Wednesday, September 30, 2009

Alaska Bits --11-- Flying to Fairbanks

When you fly from Anchorage to Fairbanks


and the weather is clear


you can see



Tuesday, September 29, 2009

Alaska bits--10--What is Talkeetna?

The day after our Turnagain Arm excursion (along the Seward Highway--Alaska 2)we traveled up the Glenn Highway (Alaska 1) which parallels Knik Arm, crossing the Knik River, and traveling through Wasilla (Sarah wasn't home) on The Parks Highway (Alaska 3) to Talkeetna. In those two days of driving we had traveled three of Alaska's four main Highways. (Highway 4 crosses from Fairbanks into the Yukon Territory of Canada, the only road connection to the "Outside" or Lower 48.)

So what is Talkeetna?

Well, perhaps Talkeetna is the old sourdough artist creating and selling on the street.   

Or it is a well visited small town completely devoid of the tourist trap jewelry stores that are seen on the streets of cruise port cities.

It is the gateway to Denali, where bush pilots ferry climbers to base camps on the glaciered peak.

Where you can walk down to the river and look out at the mountain itself. or not.

It's a town with pride in its history and ready to share it in its historic walk and museums and its position as the gateway of its mountain neighbor.

Where locals have other uses for the river than watching the mountain.

And homemade ice cream
 is done with a John Deere.

And if you hear a band playing
"When the Saints Go Marching In",
 and see a parade on Labor day
 that looks more like
Mardi Gras,
and you are in Talkeetna...

...then know that it is not a Labor Day parade at all, but the funeral procession celebrating the life of a beloved local killed in a tragic accident a few days before.

That is what Talkeetna is.

It's what Alaska is.

ABC Wednesday--back from Alaska--K is for...

K is for Knik Arm

In the midst of my Alaska posts (this is bit 9) here is Knik Arm, another branch of the Cook Inlet, which stretches north and east of Anchorage. I remember reading somewhere that Knik also has a bore tide, but it must not be as significant as that in the Turnagain or I would be able to find it again somewhere. This view looks east along the Knik Arm at the downtowm area of Alaska's largest city, Anchorage.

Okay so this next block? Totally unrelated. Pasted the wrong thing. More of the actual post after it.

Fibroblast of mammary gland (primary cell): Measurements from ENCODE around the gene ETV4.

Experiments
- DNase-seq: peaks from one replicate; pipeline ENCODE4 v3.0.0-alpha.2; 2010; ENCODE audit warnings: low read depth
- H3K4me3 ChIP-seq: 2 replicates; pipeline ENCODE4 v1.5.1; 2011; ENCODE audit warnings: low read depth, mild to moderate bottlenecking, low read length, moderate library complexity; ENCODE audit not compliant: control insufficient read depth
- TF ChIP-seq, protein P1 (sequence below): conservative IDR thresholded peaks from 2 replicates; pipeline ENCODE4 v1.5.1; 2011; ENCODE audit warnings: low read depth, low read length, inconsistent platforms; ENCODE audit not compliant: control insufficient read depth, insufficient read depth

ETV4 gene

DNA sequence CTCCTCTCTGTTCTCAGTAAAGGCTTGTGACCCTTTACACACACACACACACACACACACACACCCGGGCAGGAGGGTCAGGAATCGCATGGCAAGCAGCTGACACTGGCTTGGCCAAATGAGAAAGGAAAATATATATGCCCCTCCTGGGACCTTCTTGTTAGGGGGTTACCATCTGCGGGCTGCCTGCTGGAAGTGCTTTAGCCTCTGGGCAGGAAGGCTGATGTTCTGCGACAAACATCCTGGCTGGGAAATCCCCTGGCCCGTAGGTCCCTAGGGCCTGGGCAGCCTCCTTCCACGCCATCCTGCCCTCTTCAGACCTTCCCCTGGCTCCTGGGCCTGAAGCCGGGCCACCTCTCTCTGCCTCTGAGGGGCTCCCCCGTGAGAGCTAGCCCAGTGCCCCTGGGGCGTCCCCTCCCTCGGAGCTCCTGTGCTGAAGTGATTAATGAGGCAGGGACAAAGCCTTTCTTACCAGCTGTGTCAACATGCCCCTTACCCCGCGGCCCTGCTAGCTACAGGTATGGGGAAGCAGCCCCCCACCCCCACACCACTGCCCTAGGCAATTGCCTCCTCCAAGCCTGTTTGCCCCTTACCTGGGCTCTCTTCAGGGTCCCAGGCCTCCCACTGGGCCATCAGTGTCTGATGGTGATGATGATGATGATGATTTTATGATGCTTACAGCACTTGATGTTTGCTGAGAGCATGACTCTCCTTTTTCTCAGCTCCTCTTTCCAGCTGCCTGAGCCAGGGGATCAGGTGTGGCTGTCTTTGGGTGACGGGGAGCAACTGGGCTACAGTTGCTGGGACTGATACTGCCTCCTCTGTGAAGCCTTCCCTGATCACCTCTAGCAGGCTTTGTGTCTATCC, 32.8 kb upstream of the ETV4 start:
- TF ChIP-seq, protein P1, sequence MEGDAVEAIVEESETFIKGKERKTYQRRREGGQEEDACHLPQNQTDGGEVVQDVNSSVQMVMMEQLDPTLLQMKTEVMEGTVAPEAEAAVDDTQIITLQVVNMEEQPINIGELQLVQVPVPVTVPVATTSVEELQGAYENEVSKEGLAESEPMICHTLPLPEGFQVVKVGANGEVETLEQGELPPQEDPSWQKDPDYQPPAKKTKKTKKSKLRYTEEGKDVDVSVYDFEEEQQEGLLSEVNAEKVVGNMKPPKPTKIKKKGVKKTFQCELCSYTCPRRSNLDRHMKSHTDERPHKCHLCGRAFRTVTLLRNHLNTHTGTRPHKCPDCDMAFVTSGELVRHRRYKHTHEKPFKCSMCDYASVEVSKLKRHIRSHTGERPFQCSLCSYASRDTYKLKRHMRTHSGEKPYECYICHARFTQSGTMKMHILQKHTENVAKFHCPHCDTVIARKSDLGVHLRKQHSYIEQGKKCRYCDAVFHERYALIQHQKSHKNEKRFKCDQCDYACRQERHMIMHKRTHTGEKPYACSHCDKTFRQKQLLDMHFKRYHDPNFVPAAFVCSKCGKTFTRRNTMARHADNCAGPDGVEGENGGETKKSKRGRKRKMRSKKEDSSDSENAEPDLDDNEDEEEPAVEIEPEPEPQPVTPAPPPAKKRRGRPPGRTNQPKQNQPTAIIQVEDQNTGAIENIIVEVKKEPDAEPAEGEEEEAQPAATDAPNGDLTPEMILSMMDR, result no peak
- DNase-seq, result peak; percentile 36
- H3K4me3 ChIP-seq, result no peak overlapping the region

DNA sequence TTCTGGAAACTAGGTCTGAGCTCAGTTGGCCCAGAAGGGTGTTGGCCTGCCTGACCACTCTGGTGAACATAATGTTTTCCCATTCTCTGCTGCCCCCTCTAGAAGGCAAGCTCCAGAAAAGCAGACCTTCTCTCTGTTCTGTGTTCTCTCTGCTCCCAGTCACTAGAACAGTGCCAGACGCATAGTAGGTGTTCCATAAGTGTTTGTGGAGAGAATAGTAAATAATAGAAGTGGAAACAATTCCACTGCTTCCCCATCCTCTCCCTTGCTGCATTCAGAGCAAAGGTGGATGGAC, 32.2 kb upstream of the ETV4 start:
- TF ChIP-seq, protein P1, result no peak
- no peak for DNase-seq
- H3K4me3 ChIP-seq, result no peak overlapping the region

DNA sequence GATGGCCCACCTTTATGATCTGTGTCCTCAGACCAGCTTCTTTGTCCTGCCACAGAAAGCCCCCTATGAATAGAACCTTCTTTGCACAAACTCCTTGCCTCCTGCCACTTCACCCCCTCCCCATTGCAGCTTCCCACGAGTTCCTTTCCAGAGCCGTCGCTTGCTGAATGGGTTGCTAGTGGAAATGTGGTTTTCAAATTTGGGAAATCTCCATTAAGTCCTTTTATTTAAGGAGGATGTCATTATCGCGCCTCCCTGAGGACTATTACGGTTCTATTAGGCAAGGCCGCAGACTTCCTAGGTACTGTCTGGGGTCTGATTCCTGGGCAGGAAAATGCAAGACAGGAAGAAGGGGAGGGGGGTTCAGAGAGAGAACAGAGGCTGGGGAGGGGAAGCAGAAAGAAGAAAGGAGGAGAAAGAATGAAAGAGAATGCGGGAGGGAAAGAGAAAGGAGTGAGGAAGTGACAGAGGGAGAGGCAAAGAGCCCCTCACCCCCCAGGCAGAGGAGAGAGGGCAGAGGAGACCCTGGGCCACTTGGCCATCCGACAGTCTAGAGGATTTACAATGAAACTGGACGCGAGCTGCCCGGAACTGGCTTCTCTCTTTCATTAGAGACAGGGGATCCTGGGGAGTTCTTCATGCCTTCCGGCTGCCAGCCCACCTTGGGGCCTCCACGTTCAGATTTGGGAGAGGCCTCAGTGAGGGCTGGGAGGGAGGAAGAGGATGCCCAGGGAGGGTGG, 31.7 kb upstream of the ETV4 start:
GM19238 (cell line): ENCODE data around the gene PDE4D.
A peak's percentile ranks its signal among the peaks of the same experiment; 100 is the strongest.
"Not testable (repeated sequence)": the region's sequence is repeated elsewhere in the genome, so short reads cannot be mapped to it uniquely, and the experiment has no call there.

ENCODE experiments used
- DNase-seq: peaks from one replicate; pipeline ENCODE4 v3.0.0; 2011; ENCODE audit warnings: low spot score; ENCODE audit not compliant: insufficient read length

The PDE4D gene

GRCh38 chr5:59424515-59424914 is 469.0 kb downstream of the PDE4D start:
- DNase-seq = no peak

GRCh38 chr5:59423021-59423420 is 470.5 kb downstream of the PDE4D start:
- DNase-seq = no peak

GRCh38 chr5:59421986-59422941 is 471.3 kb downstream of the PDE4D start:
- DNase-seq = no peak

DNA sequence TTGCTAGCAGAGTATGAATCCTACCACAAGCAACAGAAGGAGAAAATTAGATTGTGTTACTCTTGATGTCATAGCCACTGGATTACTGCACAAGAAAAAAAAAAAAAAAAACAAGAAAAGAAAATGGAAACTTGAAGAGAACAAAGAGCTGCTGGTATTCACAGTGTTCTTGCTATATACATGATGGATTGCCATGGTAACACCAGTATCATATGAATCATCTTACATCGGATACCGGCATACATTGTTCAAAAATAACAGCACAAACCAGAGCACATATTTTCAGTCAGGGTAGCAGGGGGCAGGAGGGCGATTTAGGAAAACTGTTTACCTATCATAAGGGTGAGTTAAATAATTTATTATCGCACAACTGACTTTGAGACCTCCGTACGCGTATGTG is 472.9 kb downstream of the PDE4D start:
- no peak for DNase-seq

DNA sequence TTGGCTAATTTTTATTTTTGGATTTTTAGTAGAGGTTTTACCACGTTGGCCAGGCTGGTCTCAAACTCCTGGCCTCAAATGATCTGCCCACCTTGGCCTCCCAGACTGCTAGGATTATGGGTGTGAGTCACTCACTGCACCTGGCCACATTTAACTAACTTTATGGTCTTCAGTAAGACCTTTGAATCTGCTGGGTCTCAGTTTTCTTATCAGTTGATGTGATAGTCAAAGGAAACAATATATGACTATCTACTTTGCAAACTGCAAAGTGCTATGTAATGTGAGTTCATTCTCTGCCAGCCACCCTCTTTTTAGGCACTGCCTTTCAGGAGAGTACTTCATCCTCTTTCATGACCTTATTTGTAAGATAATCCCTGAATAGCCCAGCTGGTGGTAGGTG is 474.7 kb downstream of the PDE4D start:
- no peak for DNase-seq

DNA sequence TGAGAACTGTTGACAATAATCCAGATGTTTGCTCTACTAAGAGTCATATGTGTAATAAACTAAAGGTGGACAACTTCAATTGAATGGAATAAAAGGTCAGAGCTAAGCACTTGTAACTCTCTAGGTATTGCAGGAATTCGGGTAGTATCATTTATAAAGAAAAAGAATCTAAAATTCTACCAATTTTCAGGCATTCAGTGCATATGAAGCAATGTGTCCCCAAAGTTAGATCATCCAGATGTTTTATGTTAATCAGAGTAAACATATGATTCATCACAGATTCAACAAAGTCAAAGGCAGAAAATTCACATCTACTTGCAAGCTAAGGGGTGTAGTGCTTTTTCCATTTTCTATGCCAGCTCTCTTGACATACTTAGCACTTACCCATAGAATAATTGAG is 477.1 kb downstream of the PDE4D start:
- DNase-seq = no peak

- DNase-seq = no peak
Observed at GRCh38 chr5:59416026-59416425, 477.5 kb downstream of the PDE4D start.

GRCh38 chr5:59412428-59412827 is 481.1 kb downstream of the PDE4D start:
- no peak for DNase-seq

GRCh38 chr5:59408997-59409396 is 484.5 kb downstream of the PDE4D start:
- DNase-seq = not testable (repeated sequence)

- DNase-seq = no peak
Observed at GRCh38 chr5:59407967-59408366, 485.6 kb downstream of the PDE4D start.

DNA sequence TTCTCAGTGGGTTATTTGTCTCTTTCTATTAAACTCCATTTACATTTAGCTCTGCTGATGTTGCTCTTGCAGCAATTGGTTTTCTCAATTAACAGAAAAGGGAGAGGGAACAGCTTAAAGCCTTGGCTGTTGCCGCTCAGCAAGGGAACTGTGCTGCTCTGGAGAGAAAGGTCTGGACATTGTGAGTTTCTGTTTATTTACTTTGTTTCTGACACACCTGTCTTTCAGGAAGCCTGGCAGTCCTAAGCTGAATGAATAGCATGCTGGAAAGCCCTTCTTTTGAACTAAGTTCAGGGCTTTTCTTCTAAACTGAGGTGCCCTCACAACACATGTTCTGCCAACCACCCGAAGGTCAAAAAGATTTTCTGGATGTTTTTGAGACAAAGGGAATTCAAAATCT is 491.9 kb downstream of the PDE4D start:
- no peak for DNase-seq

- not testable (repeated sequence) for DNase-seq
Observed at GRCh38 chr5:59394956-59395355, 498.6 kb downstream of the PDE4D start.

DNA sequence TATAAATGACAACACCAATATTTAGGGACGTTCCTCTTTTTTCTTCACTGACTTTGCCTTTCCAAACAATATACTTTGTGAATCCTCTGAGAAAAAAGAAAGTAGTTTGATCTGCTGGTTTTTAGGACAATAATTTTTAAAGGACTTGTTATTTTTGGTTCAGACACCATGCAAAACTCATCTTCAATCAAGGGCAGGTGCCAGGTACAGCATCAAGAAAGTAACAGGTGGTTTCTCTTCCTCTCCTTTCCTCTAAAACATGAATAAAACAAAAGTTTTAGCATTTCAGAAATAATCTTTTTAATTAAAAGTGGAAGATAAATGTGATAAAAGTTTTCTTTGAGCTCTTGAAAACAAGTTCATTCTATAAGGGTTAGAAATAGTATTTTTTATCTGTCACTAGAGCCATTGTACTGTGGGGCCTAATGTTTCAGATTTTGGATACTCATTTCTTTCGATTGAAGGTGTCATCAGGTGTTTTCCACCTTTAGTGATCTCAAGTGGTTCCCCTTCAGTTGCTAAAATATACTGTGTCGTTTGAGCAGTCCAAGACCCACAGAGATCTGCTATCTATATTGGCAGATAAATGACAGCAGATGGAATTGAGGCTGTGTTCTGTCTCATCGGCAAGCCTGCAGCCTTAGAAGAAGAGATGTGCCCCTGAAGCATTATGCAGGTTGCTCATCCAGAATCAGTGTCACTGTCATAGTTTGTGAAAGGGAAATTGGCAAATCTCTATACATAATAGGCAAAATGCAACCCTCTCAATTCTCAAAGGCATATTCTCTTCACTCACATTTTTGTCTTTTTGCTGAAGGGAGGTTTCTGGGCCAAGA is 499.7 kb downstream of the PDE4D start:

Looking across Knik Arm you can see forever. Well, not forever, but on a clear day you can see Denali, North America's highest peak at 20,320 feet. Denali is the native name for the mountain, which you may know as Mt. McKinley.

They say that only 30% of visitors to Denali get to see the mountain. That gives you an idea of the weather. We saw it from the air flying into Anchorage. We saw it from Anchorage. We saw it from the air flying to Fairbansk. We saw it from the train from Fairbanks.

When we stayed two and a half days at Denali--we never saw the mountain.

What did you find for the letter K? If I had continued with my Mt. Rainier wildflowers I would have posted "kinnikinnik". I think I would have cheked the spelling. I might also have included "Krummholz". No, I am not nuts, and in today's ABCs I have seen a post that used both of those. My guess, however, is that this will be the only Knik Ar, in the ABC--Ks. Visit other ABC seekers by clicking the links at the ABC blogsite.

Monday, September 28, 2009

Alaska Bits -- 8 --Not Bored by the Tide.